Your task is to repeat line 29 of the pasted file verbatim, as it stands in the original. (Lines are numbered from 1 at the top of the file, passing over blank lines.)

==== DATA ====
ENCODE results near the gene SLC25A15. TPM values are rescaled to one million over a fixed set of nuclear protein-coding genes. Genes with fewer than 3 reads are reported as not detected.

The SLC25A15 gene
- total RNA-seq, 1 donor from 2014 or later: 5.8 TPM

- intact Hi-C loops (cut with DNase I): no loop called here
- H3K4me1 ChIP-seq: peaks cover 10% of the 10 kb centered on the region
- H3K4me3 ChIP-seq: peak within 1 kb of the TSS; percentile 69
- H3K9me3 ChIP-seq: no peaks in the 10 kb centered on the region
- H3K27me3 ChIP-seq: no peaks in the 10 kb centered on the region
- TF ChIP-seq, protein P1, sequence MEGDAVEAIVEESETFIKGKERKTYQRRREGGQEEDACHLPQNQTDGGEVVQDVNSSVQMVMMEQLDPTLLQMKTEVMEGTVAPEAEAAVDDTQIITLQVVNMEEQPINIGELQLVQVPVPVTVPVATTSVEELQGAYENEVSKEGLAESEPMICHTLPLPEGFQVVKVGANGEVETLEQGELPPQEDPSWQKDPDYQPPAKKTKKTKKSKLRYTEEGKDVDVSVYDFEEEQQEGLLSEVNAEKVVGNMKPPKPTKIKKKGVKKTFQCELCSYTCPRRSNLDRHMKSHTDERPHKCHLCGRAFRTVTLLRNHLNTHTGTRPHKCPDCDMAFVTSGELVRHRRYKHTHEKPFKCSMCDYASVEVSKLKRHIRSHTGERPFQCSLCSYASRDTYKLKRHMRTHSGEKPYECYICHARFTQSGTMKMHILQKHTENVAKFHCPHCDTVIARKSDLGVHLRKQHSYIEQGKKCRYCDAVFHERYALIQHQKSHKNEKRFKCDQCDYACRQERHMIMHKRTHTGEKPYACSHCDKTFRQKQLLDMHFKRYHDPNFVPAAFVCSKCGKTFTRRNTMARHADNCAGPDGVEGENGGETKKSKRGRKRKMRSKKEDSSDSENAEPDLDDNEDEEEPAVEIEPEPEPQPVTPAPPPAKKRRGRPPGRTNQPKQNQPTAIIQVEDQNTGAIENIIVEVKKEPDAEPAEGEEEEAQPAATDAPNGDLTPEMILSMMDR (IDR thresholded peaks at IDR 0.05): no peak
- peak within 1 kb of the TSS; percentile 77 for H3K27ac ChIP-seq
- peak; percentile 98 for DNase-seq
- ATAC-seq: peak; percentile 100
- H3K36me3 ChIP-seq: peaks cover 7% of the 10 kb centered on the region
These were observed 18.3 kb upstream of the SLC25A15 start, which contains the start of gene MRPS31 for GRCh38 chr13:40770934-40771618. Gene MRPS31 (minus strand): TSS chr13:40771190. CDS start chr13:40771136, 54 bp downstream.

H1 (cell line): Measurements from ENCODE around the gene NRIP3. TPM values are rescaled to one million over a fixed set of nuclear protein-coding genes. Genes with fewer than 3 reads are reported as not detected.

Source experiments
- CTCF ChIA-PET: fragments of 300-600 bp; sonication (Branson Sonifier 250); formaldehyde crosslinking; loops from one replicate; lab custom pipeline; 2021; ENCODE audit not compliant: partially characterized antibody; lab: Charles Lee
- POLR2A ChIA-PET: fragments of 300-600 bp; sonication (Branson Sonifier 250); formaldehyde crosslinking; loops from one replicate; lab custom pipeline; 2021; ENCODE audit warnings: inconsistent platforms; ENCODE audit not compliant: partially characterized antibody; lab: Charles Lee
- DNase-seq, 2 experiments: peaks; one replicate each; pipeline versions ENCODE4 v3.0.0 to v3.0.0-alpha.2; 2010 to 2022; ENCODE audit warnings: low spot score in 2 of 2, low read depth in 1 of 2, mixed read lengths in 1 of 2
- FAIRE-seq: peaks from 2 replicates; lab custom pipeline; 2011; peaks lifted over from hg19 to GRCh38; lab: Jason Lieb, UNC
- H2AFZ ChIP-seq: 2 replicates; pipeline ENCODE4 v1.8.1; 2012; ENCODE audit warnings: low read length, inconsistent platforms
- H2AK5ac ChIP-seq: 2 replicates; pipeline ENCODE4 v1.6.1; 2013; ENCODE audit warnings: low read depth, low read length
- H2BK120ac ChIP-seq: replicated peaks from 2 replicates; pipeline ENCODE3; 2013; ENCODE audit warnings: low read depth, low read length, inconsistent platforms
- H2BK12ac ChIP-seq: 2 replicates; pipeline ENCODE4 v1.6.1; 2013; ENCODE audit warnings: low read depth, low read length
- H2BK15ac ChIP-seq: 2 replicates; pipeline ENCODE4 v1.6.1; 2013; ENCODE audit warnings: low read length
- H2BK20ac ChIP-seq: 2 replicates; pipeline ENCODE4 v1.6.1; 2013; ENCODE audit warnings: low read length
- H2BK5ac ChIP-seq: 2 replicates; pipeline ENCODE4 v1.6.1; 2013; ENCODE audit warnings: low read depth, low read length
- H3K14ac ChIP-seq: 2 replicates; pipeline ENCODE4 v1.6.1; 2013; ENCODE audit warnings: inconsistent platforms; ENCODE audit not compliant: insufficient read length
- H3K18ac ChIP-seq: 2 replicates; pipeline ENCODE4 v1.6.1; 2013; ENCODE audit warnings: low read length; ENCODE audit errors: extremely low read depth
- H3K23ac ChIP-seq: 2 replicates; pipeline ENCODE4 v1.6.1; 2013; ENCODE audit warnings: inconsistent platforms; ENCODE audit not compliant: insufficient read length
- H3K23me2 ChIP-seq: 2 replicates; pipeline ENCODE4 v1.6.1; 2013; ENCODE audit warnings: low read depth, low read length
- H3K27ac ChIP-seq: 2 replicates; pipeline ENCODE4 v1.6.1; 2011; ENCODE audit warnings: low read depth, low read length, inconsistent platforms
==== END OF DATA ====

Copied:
- H3K18ac ChIP-seq: 2 replicates; pipeline ENCODE4 v1.6.1; 2013; ENCODE audit warnings: low read length; ENCODE audit errors: extremely low read depth